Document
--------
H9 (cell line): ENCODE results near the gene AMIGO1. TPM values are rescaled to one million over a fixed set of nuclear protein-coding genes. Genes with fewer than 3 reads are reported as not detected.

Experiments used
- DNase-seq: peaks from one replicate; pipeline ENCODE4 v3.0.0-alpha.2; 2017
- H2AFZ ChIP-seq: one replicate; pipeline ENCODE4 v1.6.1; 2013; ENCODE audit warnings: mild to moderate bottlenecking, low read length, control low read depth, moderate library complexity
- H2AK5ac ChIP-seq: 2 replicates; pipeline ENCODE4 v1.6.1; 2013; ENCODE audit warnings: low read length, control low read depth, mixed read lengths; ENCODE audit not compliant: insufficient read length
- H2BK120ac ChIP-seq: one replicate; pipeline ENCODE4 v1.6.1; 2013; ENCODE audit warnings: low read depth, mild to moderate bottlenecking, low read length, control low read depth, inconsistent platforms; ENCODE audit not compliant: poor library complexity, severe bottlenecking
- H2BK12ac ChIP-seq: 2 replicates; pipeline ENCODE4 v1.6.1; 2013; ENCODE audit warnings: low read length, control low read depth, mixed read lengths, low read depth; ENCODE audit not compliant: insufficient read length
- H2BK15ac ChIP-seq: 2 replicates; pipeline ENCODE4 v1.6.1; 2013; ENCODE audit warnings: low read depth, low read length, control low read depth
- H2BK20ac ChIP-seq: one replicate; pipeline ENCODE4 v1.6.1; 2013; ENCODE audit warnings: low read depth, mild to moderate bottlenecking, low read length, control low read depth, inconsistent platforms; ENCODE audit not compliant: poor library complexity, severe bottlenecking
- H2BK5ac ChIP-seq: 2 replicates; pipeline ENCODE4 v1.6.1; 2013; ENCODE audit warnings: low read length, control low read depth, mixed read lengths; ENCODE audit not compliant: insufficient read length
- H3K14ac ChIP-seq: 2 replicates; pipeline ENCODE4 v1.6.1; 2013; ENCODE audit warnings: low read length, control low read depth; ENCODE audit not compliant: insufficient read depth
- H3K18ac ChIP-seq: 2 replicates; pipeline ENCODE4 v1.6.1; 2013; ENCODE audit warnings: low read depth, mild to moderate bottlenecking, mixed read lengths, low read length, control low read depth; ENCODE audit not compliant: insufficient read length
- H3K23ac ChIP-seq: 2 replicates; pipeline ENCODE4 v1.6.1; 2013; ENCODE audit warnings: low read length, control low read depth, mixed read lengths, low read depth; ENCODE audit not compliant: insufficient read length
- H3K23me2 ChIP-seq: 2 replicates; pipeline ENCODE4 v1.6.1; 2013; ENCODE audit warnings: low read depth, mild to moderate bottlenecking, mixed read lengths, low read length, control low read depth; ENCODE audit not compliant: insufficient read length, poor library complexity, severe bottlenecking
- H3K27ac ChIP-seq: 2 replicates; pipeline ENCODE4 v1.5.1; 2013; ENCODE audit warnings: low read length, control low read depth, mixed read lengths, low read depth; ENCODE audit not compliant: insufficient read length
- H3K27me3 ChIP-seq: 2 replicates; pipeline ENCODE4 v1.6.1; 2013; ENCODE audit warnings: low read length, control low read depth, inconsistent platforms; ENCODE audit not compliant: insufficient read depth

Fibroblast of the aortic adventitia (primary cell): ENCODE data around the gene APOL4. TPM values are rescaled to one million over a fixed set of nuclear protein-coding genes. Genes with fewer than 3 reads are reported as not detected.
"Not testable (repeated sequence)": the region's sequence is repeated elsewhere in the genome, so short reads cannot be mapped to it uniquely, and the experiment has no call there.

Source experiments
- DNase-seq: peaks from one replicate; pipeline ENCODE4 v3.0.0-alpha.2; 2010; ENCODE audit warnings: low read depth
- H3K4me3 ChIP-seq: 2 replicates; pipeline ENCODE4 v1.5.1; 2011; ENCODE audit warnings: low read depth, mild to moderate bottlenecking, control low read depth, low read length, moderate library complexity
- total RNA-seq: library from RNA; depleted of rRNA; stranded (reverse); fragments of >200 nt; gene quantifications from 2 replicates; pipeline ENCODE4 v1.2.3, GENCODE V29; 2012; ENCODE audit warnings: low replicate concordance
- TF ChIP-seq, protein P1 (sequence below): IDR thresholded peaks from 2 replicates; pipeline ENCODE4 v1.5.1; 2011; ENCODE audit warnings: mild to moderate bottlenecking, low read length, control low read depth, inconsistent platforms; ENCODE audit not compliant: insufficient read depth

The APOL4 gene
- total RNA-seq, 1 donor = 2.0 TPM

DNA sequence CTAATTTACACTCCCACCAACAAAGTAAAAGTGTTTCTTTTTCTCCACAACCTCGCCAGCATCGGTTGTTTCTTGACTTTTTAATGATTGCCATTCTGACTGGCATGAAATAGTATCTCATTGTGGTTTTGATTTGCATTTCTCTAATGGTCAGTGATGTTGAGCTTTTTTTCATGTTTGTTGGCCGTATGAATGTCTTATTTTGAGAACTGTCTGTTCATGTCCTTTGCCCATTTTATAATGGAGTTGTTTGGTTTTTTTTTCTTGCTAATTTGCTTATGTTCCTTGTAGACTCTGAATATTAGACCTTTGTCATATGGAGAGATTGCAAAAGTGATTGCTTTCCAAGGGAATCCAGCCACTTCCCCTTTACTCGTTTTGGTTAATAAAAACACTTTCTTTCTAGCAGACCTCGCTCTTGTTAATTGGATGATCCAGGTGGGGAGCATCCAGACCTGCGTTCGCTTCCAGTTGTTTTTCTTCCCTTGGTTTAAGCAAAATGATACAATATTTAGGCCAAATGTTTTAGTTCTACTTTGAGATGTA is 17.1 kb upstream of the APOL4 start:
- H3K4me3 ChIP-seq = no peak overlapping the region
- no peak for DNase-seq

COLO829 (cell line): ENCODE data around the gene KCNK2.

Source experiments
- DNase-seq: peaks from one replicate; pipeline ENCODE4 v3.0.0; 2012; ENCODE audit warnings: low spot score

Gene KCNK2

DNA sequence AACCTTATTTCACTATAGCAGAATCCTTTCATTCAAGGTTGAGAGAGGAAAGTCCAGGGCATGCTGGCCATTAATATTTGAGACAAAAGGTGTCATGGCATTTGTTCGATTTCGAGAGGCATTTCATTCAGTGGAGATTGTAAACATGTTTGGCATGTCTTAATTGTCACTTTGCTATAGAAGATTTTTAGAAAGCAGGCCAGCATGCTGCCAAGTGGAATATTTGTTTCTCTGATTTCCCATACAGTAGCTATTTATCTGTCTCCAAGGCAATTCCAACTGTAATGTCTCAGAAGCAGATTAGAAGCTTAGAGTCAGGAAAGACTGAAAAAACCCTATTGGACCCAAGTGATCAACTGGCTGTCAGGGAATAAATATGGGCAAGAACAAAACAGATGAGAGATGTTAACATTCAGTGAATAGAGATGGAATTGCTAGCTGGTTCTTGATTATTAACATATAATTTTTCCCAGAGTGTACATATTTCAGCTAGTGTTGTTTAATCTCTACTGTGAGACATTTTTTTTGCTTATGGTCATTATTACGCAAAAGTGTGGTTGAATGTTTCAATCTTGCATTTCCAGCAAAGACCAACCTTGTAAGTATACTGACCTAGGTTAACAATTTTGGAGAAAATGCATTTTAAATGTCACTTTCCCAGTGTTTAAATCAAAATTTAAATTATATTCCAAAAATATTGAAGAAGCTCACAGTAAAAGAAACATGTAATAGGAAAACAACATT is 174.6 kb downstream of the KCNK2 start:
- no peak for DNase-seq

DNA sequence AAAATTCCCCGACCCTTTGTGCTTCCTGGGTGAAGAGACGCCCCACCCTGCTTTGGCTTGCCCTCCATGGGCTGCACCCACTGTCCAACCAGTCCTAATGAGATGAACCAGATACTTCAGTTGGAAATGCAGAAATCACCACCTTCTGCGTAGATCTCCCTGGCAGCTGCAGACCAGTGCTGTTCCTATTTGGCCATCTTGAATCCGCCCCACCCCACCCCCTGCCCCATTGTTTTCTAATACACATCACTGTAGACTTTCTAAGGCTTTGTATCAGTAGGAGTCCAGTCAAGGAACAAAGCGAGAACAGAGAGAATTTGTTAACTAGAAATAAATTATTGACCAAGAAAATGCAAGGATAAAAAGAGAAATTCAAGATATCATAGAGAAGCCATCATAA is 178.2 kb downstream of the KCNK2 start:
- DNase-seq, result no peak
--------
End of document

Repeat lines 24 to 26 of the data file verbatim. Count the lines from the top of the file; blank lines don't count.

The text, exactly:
The APOL4 gene
- total RNA-seq, 1 donor = 2.0 TPM

DNA sequence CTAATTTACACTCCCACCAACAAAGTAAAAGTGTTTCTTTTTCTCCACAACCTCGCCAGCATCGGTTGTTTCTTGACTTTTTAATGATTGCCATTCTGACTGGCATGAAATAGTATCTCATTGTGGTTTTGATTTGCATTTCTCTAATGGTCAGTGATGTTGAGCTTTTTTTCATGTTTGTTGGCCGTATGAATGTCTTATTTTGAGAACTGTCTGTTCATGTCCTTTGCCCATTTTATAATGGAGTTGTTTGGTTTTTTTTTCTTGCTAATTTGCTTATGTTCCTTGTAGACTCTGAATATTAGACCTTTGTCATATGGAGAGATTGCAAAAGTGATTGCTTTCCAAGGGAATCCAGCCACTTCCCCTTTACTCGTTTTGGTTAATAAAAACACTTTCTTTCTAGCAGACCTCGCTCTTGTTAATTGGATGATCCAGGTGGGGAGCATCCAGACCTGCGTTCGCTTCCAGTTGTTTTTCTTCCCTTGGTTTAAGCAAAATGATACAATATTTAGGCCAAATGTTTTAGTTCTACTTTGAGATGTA is 17.1 kb upstream of the APOL4 start: